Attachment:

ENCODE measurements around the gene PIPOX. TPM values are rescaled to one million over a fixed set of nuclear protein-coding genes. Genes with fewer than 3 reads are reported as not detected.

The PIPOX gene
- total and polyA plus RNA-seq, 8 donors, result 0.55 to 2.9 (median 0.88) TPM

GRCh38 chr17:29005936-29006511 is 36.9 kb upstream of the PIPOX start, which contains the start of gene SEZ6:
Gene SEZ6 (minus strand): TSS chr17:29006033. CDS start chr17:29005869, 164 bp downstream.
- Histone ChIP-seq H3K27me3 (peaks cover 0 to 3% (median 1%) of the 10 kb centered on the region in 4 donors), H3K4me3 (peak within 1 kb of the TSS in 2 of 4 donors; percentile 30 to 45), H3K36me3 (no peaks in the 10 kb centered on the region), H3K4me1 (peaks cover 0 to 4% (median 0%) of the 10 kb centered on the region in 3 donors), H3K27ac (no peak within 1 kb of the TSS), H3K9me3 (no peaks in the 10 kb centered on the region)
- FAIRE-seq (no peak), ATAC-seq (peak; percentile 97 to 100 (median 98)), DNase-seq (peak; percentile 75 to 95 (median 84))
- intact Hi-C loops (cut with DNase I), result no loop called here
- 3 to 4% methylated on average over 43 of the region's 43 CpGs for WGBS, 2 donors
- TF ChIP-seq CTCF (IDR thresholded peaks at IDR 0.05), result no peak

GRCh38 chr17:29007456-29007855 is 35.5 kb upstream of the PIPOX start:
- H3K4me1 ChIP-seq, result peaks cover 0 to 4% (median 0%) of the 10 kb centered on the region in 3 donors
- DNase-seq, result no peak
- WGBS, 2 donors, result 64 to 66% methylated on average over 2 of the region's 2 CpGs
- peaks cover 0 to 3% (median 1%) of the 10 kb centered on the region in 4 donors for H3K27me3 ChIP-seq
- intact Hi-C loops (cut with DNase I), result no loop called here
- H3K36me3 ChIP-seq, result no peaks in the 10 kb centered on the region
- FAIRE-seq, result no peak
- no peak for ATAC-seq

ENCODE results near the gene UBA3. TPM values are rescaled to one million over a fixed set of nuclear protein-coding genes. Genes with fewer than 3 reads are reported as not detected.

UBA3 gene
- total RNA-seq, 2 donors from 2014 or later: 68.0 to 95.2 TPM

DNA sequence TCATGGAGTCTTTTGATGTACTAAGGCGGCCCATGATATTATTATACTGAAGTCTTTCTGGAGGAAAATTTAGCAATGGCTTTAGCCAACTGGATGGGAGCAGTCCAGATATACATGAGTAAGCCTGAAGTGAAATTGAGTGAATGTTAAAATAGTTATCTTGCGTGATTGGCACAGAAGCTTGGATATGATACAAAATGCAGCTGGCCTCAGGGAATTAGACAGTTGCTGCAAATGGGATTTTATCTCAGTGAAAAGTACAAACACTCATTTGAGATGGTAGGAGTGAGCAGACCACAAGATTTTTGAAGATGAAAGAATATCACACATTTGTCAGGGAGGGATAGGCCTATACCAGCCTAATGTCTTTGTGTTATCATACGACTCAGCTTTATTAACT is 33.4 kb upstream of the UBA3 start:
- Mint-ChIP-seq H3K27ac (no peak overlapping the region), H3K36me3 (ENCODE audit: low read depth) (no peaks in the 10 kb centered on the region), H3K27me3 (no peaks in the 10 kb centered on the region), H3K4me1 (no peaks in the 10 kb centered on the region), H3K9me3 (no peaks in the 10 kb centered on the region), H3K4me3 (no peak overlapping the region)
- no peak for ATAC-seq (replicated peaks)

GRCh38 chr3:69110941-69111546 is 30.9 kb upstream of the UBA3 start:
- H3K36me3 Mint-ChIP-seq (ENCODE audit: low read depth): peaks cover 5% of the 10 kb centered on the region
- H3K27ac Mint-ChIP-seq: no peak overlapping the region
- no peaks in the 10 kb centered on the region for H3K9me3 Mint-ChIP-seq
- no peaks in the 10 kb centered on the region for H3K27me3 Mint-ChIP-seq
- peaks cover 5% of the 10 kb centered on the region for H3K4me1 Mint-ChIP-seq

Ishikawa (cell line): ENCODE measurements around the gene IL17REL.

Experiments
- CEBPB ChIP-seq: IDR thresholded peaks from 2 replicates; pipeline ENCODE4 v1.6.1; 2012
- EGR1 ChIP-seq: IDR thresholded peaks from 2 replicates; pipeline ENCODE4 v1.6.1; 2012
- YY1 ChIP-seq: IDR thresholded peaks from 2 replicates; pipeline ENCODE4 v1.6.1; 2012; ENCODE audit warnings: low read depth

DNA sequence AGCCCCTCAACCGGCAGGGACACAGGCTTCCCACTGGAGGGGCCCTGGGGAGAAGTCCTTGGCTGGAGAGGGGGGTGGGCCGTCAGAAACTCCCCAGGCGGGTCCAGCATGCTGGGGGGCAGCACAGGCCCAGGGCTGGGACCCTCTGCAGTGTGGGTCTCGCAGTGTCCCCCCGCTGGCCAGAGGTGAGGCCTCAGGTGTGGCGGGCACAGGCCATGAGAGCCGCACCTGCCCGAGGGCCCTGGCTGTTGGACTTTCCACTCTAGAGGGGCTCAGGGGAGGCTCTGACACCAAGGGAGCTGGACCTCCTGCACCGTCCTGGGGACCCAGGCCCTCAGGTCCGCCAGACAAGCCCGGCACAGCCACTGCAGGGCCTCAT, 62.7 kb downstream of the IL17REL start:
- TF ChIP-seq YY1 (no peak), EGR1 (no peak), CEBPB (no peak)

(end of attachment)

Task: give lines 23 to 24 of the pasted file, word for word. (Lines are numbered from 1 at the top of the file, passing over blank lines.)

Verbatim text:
DNA sequence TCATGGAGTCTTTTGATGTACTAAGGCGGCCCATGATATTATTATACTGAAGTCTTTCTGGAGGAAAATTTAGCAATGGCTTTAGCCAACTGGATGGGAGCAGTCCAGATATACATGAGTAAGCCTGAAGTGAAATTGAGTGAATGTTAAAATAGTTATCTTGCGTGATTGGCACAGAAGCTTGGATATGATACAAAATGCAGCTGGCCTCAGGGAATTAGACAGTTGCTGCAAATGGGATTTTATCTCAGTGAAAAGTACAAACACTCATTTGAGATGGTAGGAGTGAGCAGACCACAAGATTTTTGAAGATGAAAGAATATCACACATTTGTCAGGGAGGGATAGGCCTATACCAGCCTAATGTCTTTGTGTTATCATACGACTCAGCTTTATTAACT is 33.4 kb upstream of the UBA3 start:
- Mint-ChIP-seq H3K27ac (no peak overlapping the region), H3K36me3 (ENCODE audit: low read depth) (no peaks in the 10 kb centered on the region), H3K27me3 (no peaks in the 10 kb centered on the region), H3K4me1 (no peaks in the 10 kb centered on the region), H3K9me3 (no peaks in the 10 kb centered on the region), H3K4me3 (no peak overlapping the region)